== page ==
Objectives This study aimed to investigate the association of change in employment status with new-onset depressive symptoms, particularly differences stemming from workers' gender, in South Korea. Methods We analyzed data from the ongoing Korean Welfare Panel Study. After excluding participants who had depressive symptoms at baseline (2007), we analyzed 2891 participants who became a precarious or permanent worker or unemployed at follow-up (2008) among waged workers who were permanent or precarious workers at baseline. Workers were classified as permanent workers if they had full-time, secure jobs and were directly hired by their employers; workers not meeting all these criteria were classified as precarious workers. Depressive symptoms were assessed annually using the 11-item Center for Epidemiologic Studies Depression Scale. To reduce potential bias due to pre-existing health conditions, we also examined the association in a subpopulation excluding participants with any pre-existing chronic disease or disability. Results Compared to those who maintained permanent employment, workers who became unemployed following precarious employment had higher odds of developing depressive symptoms [odds ratio (OR) 2.30, 95% confidence interval (95% CI) 1.01-5.25]. In gender-stratified analyses, new-onset depressive symptoms were strongly associated with the change from precarious to permanent employment (OR 2.57, 95% CI 1.20-5.52) as well as the change from permanent to precarious employment (OR 2.88, 95% CI 1.24-6.66) among females; no significant association was observed in the male subpopulation. Conclusions This study found that changes from precarious to permanent work or from permanent to precarious work were associated with new-onset depressive symptoms among South Korean women.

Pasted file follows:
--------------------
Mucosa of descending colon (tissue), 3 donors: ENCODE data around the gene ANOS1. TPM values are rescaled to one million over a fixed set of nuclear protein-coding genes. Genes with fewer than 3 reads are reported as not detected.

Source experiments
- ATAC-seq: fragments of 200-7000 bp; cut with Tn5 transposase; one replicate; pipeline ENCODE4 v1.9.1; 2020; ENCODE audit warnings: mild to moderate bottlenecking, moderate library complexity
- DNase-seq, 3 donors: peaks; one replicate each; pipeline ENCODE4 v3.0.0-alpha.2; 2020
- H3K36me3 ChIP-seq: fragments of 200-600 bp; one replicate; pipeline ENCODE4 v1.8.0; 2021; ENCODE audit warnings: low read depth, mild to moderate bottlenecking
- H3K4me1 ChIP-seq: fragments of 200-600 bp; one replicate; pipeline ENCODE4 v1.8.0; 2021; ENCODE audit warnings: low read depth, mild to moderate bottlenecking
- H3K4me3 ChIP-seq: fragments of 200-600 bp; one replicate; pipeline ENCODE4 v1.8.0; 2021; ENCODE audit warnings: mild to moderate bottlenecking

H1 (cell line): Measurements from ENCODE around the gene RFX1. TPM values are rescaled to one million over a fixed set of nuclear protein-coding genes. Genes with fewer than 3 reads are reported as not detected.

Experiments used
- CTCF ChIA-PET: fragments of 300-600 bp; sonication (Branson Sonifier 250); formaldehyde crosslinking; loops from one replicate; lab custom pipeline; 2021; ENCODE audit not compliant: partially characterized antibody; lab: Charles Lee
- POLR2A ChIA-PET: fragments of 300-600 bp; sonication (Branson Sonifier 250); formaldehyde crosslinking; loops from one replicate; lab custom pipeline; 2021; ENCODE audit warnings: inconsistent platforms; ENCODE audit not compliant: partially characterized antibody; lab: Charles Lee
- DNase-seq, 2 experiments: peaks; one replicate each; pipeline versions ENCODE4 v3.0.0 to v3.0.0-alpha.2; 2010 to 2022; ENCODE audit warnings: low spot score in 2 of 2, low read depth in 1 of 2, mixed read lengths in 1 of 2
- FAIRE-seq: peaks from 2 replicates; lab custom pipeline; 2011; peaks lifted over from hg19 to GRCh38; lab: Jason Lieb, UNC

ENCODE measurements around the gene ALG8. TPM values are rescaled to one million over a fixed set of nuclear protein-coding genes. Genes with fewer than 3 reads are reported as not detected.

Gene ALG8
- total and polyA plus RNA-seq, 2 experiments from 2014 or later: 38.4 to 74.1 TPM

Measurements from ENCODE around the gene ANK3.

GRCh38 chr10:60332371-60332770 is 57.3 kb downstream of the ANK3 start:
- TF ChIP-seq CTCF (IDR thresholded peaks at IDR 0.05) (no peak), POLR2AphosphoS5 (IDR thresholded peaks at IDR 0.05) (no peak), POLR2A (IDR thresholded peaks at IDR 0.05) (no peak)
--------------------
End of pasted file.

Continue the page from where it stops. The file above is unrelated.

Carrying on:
|Number of pages||9|
|Journal||Scandinavian Journal of Work, Environment and Health|
|Publication status||Published - 2012|
- Gender difference
- Mental health
ASJC Scopus subject areas
- Public Health, Environmental and Occupational Health